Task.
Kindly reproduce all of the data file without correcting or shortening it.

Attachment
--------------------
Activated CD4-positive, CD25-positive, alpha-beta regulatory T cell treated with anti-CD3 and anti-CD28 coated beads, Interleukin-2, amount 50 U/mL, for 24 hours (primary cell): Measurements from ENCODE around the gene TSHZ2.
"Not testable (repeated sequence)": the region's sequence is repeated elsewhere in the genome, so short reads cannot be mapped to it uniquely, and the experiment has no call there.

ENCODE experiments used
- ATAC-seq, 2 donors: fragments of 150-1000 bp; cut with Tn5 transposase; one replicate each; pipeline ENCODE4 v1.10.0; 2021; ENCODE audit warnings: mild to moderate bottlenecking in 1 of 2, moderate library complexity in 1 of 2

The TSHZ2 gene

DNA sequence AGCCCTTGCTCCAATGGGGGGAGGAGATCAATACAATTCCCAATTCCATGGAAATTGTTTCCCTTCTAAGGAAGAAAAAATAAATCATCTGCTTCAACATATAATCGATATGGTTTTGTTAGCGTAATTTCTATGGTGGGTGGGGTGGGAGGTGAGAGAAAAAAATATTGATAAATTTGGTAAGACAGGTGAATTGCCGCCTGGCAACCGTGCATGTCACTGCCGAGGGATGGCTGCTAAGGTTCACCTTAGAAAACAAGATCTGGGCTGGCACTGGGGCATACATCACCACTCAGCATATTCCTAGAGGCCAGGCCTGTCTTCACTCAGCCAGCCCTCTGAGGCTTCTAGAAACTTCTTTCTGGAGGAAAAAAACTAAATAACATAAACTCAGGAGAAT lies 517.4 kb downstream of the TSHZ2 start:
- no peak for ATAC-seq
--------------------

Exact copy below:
Activated CD4-positive, CD25-positive, alpha-beta regulatory T cell treated with anti-CD3 and anti-CD28 coated beads, Interleukin-2, amount 50 U/mL, for 24 hours (primary cell): Measurements from ENCODE around the gene TSHZ2.
"Not testable (repeated sequence)": the region's sequence is repeated elsewhere in the genome, so short reads cannot be mapped to it uniquely, and the experiment has no call there.

ENCODE experiments used
- ATAC-seq, 2 donors: fragments of 150-1000 bp; cut with Tn5 transposase; one replicate each; pipeline ENCODE4 v1.10.0; 2021; ENCODE audit warnings: mild to moderate bottlenecking in 1 of 2, moderate library complexity in 1 of 2

The TSHZ2 gene

DNA sequence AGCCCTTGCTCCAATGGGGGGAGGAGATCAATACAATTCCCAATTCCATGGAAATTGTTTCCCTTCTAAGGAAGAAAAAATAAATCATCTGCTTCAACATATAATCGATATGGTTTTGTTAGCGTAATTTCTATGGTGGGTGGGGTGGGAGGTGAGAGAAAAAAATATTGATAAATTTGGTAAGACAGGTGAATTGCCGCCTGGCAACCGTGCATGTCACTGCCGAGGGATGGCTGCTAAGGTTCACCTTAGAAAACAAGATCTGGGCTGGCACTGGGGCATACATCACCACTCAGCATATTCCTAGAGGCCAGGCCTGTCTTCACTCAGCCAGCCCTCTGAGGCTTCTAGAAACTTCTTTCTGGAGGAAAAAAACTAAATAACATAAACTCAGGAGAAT lies 517.4 kb downstream of the TSHZ2 start:
- no peak for ATAC-seq